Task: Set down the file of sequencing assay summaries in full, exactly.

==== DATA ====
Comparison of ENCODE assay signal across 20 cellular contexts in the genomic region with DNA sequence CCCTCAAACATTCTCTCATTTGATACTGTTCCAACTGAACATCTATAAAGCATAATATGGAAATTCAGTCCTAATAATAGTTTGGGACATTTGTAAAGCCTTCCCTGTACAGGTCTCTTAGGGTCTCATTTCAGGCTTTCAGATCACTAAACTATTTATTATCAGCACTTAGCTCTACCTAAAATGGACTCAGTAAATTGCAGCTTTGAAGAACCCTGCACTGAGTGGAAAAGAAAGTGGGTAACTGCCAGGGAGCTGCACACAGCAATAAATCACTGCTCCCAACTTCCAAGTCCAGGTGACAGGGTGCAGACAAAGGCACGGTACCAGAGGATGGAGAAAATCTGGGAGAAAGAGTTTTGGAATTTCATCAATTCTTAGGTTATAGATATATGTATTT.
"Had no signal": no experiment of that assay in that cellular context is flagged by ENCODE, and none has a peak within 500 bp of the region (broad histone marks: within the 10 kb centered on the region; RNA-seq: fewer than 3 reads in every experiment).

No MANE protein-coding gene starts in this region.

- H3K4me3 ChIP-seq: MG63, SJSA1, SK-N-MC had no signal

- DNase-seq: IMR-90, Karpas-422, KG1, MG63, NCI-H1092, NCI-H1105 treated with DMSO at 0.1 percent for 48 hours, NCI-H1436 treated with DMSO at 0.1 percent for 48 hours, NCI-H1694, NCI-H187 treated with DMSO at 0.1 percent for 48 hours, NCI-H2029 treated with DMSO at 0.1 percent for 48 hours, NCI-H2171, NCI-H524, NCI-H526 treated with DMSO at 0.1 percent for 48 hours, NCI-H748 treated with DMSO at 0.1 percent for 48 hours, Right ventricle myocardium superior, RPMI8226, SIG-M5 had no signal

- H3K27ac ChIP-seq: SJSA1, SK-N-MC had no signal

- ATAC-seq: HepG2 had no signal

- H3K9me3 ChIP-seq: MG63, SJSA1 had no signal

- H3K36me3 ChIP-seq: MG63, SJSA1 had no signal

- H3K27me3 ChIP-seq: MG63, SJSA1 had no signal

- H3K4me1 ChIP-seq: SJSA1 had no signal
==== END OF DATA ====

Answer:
Comparison of ENCODE assay signal across 20 cellular contexts in the genomic region with DNA sequence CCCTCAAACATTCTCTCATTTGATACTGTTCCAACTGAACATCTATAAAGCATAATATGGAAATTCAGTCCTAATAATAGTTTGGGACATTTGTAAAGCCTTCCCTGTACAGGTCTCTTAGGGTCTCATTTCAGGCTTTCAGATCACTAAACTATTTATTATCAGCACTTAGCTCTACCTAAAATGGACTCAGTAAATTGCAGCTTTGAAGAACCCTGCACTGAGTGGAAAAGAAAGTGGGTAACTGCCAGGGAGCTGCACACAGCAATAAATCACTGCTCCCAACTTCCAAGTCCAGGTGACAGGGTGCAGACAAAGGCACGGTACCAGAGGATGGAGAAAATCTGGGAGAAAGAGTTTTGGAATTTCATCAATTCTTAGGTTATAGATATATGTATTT.
"Had no signal": no experiment of that assay in that cellular context is flagged by ENCODE, and none has a peak within 500 bp of the region (broad histone marks: within the 10 kb centered on the region; RNA-seq: fewer than 3 reads in every experiment).

No MANE protein-coding gene starts in this region.

- H3K4me3 ChIP-seq: MG63, SJSA1, SK-N-MC had no signal

- DNase-seq: IMR-90, Karpas-422, KG1, MG63, NCI-H1092, NCI-H1105 treated with DMSO at 0.1 percent for 48 hours, NCI-H1436 treated with DMSO at 0.1 percent for 48 hours, NCI-H1694, NCI-H187 treated with DMSO at 0.1 percent for 48 hours, NCI-H2029 treated with DMSO at 0.1 percent for 48 hours, NCI-H2171, NCI-H524, NCI-H526 treated with DMSO at 0.1 percent for 48 hours, NCI-H748 treated with DMSO at 0.1 percent for 48 hours, Right ventricle myocardium superior, RPMI8226, SIG-M5 had no signal

- H3K27ac ChIP-seq: SJSA1, SK-N-MC had no signal

- ATAC-seq: HepG2 had no signal

- H3K9me3 ChIP-seq: MG63, SJSA1 had no signal

- H3K36me3 ChIP-seq: MG63, SJSA1 had no signal

- H3K27me3 ChIP-seq: MG63, SJSA1 had no signal

- H3K4me1 ChIP-seq: SJSA1 had no signal